“The pessimist sees difficulty in every opportunity. The optimist sees the opportunity in every difficulty.” — Winston Churchill

This is certainly a time to remember. Not for the reasons most would think such as the torrential downpours here in Los Angeles, or this insane Pandemic shutting down normalcy as we know it, or the financial markets panicking and dropping to levels unseen since 1987, or because schools have shut down and our kids are now digitally homeschooled, or that grocery store shelves are empty, or the insanity of toilette paper hoarding, or because we socially distance ourselves to levels where some people are now missing out on human interaction, or because the media is flaming the fire of panic and disorder. Ironically, none of these are the reasons that this is a time for us to remember.

The reason this is a time for us to remember is because this should be a time of optimism rather than pessimism, a time to stand tall and not let the world beat us. Adversity can either break us or make us if we let it, the choice is ours. Many are touched by adversity, they fall down and they never get back up, whereas some go through adversity and discover their true self.

I remember my father, may he rest in peace, telling us [my two brothers and my sister] that when he was a little boy on September 7, 1940, 300 German bombers raided London for 57 consecutive nights of bombing. This bombing “blitzkrieg” (lightning war) continued until May 1941. By the end of the first day, German planes had dropped 337 tons of bombs on London. The poorest of London slum areas the East End [where my father lived] had felt the fallout literally, from direct hits of errant bombs as well as the fires that broke out and spread throughout the vicinity. As many as 180,000 people per night were sheltered within the London underground system and devastatingly, 448 civilians were killed that afternoon and evening. By the end of the war about 60,000 British civilians had died through German bombing.

My father taught my siblings and I from a young age that in times of adversity, to always remain calm, do not panic and look to how you can help your fellow neighbor while seeking opportunity to build a brighter future. This is when my father learned to become a very astute entrepreneur. My father built a bicycle from scrap then rode from town to town in all the rubble looking for items he could collect and then barter to help put whatever food he can find on the table for himself and his mother [my grandmother], who worked in a munitions factory during the day while his father [my grandfather] fought the Nazis in North Africa.

My childhood was filled with such stories of my father’s perseverance to overcome adversity despite the world collapsing around him. He grew up to become a very successful entrepreneur as a consequence of having endured what he went through during his childhood. I hear his words today “Richard, life is a zig and a zag not a straight line.” He taught me that the ones who can adjust, remain strong and think positively regardless of how bad it is or it is said it is, will ultimately achieve success whether it is putting food on the table allowing to live another day or being able to make payroll for your business.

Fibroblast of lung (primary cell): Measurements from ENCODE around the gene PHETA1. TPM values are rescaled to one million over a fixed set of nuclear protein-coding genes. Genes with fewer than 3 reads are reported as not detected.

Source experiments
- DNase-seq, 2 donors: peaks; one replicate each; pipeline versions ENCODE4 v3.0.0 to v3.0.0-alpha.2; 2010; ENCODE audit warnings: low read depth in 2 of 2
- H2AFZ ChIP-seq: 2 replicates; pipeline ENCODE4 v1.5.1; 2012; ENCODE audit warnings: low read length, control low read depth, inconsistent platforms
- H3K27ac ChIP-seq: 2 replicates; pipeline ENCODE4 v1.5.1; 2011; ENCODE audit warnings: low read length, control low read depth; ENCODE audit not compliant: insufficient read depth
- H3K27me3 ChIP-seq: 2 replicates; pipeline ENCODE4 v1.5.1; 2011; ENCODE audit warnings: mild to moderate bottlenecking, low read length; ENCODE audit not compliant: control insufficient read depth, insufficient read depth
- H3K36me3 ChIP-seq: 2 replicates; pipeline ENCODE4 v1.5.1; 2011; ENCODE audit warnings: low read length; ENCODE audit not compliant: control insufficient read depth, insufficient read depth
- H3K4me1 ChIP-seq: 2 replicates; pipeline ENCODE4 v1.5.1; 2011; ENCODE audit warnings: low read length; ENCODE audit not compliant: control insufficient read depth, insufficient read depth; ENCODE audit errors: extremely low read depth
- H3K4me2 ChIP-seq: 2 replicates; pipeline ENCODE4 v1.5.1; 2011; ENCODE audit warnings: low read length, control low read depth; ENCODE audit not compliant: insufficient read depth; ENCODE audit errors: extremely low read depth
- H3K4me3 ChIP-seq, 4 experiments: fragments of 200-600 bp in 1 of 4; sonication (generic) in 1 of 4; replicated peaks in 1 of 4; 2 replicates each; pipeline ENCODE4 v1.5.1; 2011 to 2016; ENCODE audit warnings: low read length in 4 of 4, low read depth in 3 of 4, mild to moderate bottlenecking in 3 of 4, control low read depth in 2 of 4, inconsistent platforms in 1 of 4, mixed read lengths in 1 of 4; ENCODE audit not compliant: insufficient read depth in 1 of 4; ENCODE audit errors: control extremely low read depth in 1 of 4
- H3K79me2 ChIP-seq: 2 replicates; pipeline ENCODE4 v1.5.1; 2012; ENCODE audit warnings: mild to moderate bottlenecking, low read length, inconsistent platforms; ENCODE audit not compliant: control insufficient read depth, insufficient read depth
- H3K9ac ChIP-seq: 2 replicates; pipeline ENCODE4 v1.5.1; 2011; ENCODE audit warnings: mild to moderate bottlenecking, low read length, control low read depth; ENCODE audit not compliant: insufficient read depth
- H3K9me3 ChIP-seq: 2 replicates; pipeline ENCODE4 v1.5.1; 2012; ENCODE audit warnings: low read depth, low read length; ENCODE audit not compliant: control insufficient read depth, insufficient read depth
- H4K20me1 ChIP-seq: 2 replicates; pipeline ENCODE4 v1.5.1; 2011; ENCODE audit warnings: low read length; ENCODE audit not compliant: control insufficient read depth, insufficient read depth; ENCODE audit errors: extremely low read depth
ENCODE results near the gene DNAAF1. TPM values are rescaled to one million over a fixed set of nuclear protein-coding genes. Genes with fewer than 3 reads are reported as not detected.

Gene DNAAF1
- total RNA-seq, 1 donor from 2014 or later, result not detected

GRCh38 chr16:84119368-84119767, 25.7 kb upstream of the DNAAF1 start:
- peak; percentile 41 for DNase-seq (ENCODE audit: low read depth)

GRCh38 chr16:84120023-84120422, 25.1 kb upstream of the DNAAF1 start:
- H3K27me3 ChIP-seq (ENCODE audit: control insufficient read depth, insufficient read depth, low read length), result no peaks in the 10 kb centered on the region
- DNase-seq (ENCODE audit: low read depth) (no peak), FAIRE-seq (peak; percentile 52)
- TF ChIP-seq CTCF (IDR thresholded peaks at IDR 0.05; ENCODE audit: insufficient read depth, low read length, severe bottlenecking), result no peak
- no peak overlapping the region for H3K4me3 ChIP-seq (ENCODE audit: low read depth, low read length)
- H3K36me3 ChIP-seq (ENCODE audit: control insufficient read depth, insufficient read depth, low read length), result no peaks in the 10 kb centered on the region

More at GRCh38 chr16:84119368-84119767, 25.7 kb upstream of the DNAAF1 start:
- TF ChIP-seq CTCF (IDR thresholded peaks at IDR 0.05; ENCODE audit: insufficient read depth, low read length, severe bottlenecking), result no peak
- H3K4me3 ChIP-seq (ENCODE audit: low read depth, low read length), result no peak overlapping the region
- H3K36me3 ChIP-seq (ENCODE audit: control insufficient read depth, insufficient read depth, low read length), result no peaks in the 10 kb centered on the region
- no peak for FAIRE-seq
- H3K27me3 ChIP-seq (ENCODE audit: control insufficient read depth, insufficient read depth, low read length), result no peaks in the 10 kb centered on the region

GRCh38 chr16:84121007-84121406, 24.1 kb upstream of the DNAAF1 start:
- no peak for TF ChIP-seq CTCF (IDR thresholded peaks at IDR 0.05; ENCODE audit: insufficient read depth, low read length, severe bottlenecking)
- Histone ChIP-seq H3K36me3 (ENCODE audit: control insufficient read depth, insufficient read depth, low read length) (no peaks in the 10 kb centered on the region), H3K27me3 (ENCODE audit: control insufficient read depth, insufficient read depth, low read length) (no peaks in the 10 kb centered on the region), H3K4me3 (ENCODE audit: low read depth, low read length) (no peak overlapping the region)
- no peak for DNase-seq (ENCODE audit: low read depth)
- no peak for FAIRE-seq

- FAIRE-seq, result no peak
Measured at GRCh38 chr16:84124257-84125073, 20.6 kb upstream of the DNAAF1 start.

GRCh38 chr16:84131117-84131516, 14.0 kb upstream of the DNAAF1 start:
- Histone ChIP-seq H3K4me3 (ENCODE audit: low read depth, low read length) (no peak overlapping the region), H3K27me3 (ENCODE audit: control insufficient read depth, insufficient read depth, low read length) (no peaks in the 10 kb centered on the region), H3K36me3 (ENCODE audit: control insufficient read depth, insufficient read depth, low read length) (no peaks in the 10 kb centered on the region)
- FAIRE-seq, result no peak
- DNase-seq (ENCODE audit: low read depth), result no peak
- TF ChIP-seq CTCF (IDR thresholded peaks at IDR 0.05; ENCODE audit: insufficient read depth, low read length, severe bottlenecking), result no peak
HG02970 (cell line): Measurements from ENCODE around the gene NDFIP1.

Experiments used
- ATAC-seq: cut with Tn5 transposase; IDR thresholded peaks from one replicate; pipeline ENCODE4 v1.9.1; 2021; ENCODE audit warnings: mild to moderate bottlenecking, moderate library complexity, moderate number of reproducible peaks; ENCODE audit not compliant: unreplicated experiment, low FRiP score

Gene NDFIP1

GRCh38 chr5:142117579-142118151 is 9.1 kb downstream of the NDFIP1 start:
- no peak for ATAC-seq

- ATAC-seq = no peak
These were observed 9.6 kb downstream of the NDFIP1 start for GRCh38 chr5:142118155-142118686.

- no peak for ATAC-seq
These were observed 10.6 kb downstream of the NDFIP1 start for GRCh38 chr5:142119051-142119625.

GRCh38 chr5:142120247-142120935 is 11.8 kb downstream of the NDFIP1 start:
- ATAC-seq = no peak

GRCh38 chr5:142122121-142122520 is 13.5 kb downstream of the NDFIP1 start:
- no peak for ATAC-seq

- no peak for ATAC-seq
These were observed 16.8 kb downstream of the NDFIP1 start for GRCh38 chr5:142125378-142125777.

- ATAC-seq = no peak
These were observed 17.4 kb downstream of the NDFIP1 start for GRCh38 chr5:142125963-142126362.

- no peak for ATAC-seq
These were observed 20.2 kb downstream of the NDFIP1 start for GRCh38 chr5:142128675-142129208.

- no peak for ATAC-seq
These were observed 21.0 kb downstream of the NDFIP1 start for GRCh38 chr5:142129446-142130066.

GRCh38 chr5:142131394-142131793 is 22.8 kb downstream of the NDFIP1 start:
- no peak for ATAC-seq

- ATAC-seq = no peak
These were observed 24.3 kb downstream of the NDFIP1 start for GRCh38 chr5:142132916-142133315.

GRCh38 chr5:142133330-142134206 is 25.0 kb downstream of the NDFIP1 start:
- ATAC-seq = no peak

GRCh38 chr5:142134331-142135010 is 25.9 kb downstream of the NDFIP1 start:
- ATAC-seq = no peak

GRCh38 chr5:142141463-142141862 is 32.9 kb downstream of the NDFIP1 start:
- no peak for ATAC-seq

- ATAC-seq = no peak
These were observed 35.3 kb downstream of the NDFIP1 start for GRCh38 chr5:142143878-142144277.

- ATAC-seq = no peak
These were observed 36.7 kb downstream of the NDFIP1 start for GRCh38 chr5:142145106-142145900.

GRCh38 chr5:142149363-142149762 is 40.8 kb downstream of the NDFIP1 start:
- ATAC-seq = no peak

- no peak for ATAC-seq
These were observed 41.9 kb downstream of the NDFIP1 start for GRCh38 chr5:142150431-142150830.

Last Thursday, I was asked to present Rebel Fund to a Family Office consortium. Despite everything transpiring [the rain, the worst drop in the markets since 1987 and the Pandemic], the meeting was not cancelled. The fact they didn’t cancel the meeting spoke loudly to me like my father’s words that in the midst of all this chaos, one cannot panic, and that life MUST move on.

Here is a group of some of the most respected businesspersons in Los Angeles looking at a potential opportunity from me! All I thought was how could I not go with precautions such as elbow bumps and be my best. I went! A room packed with 1st generation and 2nd generation Family Office members looking toward the future despite everything happening at that very moment. I dug deep to find my inner strength and optimism as I presented for 1.5 hours facts about investing in times of adversity and what our tomorrow can look like being on a journey together. I presented the merits of Rebel Fund’s investment thesis and it went as well as I could have hoped.

I’ve spent about 25 years as a professional and an operating executive in companies ranging in size from startups to Fortune 500. I have now seen a few cycles and I remember the dot-com meltdown in the early 2000s with my first start up, the very first advertising insertion platform and streaming video search engine (remember, this was pre-YouTube). Despite our vision and implementation being remarkably good, we had to shutter after a couple of years because timing was simply not on our side. Then the Great Recession which peaked in the fall of 2008. And now we’re faced with the end of the longest bull market in recent history, the uncertainty of COVID-19, and the possibility of a recession.

Given the speed and scope at which this virus has swept the globe, we now find ourselves unsettled, disrupted and scared. The virus has impacted the way we work, travel, and interact with one another and care for our families, selves, and communities.

As a venture professional and my father’s son, I see this current chapter as a promising time to be investing. Let me caveat my comments: I’m not writing to offer advice on what or what not to invest in. I’m simply sharing my perspective as a veteran of past downturns and long-time entrepreneur and venture investor.

So why do professional investors choose to invest in private assets today, while our public markets are trending down?